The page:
I love to knit, I love to read, and I love to read about knitting.
I wish I could say that I only went to medical school to support my knitting habit. It would sound wonderful, but it wouldn't really be true; I went to medical school in part, I suppose, to support my writing habit, and discovered in medicine a new source of stories, a new identity as a writer. It was not my original ambition to be a knitting writer, or a medical writer, either; it was my firm and fervent ambition to be a writer of fiction, and I have been writing stories pretty much ever since I first learned to write. I come of a family of writers, and I think I always understood that fiction writing was a gift, a joy, a labor of love-in other words, that I would need a day job. And thus I found myself in medical school, and when I was in medical school, I started writing about my training and about the experience of being transformed into a doctor. I wrote a series of essays in the New York Times about drawing blood for the first time, about the experience of crying in the hospital. I wrote about having my first baby while in medical school, which was much more unusual back in 1984 than it would be today.
And it was then, as I became something of a "medical writer," that I began to dream of writing about knitting. There was, after all, quite enough medicine and medical school and medical information in my life already. And yes, it might be somewhat therapeutic to come home after an overwhelming day in the hospital and then to sit down and write the story of what had happened, but then, on the other hand, it was much more therapeutic to come home and knit-or to knit at work, if I could get away with it. Why couldn't I write more about knitting, about something I loved, something that helped keep me going, but was in danger of getting squeezed out of my overtired life? All through medical school and internship and residency training in pediatrics, as my knitting habit became more serious, as I became more and more addicted to knitting books and knitting magazines, I tried to convince editors that a knitting story would be more fun, or more exciting, or attract more interest, than a medical story. When I finally got my chance to write my first knitting essay, I was just finishing my training as a pediatrician. I had a lot to say about the ways that knitting mattered to me during those emotionally intense years of taking care of very sick children, those sleep-deprived years of long nights in the hospital.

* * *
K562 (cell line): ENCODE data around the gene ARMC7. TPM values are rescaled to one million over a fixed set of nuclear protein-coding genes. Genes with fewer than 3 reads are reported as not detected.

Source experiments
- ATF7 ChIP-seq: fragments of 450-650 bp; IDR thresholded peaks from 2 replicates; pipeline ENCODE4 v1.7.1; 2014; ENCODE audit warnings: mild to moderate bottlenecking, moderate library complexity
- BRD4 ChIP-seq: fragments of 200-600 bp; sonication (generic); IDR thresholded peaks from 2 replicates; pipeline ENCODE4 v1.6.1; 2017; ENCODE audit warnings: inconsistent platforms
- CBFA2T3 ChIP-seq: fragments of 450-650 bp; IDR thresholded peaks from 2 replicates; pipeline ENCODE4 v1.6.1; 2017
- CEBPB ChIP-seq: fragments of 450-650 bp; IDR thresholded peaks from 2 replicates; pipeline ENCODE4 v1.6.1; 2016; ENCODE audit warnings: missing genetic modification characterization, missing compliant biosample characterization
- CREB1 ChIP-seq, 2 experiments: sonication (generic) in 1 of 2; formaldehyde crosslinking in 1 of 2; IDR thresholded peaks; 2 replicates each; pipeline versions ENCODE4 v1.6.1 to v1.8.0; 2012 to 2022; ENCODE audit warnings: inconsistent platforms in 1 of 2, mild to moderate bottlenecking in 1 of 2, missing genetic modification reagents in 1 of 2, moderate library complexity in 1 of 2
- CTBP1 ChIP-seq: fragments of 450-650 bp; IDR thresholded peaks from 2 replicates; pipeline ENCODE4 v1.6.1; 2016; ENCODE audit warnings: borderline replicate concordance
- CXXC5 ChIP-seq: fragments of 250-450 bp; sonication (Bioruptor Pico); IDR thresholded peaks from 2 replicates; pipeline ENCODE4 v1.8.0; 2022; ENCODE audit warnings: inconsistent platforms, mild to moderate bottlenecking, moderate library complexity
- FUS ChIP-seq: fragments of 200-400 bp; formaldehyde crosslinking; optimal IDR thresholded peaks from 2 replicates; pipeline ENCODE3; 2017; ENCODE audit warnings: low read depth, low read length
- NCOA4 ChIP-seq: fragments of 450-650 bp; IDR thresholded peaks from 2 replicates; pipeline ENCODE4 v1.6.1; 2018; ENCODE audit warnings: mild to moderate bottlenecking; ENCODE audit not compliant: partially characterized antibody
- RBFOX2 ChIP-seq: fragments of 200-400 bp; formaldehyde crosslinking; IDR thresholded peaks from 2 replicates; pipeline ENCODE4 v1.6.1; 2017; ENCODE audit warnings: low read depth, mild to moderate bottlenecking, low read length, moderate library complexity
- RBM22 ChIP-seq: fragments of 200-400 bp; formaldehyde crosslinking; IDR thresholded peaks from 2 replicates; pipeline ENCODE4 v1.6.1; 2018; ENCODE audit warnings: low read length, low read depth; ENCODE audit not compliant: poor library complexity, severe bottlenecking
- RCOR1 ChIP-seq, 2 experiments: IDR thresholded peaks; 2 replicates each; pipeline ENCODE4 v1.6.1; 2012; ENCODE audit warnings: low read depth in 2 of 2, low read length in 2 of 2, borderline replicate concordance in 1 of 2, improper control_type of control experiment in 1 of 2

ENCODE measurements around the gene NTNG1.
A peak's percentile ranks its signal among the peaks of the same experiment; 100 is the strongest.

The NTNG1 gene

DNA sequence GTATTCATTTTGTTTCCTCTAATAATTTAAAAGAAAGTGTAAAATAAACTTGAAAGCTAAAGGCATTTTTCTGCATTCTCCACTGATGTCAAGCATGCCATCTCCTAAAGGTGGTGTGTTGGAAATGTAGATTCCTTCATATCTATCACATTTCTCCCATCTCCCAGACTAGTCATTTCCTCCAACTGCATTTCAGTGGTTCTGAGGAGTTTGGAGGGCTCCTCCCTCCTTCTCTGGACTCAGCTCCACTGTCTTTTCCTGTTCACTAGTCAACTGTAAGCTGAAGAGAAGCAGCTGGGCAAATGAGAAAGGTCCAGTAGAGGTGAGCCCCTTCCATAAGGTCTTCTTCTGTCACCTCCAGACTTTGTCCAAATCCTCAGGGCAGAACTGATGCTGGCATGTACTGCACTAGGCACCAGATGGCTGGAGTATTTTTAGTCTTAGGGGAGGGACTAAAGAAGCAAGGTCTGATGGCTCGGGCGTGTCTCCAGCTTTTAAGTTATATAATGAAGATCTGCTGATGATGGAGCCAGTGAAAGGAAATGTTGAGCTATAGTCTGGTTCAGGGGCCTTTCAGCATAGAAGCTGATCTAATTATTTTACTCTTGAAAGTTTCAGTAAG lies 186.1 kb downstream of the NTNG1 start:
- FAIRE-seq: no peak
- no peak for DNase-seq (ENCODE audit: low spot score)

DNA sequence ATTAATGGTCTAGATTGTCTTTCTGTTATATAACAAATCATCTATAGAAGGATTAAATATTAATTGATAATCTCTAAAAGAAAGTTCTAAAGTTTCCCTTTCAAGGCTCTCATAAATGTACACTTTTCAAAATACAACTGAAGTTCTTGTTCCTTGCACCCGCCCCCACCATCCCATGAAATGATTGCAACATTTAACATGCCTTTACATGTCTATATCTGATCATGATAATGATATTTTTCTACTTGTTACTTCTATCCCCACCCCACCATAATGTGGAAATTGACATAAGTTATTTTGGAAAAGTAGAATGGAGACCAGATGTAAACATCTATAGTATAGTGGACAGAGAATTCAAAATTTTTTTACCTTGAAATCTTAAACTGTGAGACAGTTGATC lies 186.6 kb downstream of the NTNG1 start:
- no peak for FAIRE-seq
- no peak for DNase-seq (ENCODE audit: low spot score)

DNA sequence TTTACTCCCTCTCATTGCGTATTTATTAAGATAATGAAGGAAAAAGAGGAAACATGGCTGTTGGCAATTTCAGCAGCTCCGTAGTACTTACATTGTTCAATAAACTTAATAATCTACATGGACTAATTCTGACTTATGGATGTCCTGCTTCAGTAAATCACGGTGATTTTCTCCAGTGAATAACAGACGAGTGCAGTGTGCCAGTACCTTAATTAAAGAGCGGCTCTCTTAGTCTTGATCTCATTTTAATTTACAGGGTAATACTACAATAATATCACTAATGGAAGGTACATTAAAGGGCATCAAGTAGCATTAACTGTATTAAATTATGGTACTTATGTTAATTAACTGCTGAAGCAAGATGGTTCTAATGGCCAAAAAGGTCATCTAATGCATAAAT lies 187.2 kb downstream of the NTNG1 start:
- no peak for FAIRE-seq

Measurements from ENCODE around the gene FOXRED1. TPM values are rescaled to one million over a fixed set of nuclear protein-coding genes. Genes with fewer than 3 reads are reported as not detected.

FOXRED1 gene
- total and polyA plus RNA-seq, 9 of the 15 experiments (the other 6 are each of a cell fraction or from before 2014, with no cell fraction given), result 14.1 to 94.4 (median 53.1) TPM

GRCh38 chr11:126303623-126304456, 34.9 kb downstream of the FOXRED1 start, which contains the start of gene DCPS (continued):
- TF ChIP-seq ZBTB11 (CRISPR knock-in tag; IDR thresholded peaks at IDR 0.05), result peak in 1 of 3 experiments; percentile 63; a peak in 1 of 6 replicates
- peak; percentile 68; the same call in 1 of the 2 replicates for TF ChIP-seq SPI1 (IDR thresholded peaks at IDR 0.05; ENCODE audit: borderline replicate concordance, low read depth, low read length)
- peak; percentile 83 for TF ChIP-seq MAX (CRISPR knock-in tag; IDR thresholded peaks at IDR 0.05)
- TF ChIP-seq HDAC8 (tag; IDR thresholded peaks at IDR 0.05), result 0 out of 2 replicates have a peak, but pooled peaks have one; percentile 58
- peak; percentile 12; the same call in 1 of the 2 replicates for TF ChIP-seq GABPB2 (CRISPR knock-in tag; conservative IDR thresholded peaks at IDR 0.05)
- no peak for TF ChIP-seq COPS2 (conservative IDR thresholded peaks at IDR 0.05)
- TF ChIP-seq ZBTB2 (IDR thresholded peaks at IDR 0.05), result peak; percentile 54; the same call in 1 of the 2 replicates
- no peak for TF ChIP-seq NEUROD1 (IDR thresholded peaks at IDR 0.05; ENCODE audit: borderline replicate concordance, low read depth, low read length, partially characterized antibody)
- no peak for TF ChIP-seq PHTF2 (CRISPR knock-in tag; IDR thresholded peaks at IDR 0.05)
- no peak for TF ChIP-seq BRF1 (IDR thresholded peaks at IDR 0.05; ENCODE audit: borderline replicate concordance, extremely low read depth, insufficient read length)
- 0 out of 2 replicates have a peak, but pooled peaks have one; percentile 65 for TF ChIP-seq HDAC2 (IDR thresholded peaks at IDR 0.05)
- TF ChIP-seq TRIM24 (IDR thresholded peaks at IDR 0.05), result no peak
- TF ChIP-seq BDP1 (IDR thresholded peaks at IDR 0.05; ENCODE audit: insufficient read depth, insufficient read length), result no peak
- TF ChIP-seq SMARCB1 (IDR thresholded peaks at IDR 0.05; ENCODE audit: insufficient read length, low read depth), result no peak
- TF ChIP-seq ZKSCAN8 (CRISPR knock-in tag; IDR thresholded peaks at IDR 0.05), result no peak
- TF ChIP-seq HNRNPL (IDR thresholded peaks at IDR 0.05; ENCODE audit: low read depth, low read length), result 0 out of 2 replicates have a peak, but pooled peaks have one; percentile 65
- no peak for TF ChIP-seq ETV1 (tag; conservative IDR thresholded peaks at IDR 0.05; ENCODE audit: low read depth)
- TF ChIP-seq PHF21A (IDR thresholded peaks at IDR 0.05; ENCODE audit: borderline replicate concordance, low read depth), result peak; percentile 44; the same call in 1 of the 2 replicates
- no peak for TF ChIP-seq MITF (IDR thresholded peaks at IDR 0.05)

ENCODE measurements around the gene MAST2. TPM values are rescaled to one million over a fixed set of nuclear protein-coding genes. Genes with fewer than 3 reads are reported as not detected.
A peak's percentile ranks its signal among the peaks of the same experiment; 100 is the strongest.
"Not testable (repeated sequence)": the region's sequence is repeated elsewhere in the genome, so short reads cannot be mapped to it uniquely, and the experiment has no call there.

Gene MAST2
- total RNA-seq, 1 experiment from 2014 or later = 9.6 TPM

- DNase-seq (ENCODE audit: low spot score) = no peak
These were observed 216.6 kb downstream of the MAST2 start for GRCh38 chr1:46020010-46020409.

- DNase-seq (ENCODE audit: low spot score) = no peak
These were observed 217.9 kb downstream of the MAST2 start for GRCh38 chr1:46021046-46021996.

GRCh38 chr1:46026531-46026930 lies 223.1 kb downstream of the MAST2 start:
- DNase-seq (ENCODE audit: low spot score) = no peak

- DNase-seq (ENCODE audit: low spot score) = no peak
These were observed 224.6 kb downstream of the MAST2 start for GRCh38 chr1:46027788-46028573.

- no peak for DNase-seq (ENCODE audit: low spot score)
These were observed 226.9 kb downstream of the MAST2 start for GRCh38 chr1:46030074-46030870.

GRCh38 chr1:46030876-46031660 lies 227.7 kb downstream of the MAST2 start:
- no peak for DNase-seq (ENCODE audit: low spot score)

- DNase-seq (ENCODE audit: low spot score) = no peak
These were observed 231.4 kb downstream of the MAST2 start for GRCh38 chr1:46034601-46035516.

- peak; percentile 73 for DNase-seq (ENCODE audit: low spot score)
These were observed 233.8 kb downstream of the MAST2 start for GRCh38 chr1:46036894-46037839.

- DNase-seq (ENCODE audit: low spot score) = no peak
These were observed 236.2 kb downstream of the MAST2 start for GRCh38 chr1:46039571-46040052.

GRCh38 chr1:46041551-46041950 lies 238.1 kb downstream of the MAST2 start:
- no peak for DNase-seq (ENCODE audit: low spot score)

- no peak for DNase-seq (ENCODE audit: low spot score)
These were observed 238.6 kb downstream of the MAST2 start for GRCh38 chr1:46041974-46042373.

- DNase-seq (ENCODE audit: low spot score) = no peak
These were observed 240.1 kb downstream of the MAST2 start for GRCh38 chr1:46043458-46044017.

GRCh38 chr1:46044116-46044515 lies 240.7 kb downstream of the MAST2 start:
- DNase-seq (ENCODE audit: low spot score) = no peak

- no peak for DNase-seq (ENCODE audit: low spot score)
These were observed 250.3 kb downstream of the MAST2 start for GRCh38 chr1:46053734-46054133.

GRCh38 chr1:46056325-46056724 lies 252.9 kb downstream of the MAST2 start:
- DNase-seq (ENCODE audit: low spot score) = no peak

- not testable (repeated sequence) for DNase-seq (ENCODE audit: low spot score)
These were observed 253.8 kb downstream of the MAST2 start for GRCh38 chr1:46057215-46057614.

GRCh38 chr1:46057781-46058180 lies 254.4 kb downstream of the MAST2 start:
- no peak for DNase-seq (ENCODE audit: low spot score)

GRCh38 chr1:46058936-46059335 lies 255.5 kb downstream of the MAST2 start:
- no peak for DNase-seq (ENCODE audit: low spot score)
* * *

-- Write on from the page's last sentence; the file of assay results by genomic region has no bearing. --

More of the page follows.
-From TWO SWEATERS FOR MY FATHER: WRITING ABOUT KNITTING
Articles/Introduction posted with permission of XRX, Inc
Here are some articles by and about me (and knitting):
Click below to read the first essay I ever wrote about knitting - A column in The New York Times about knitting at work
HERS; A Stitch In Time
Click below to read a discussion of the medical value of knitting - By doctors and non-doctors
Medicine and Knitting
I started thinking about how when you do knit a piece that someone else has invented, follow her pattern, then for at least a while, you almost see the world through her eyes.
Knitter’s Magazine WINTER 2007
A Knitting-Shaped Hole
Actually, I started thinking about whether there was a knitting-shaped hole in my own life—or would be, if I put down my knitting . . .
Knitter’s Magazine SPRING 2008
And in my night dreams, I cover the world in stripes . . .
Knitter’s Magazine SPRING 2008
Knitting is my internal symbol. It represents me.
Knitter’s Magazine SUMMER 2008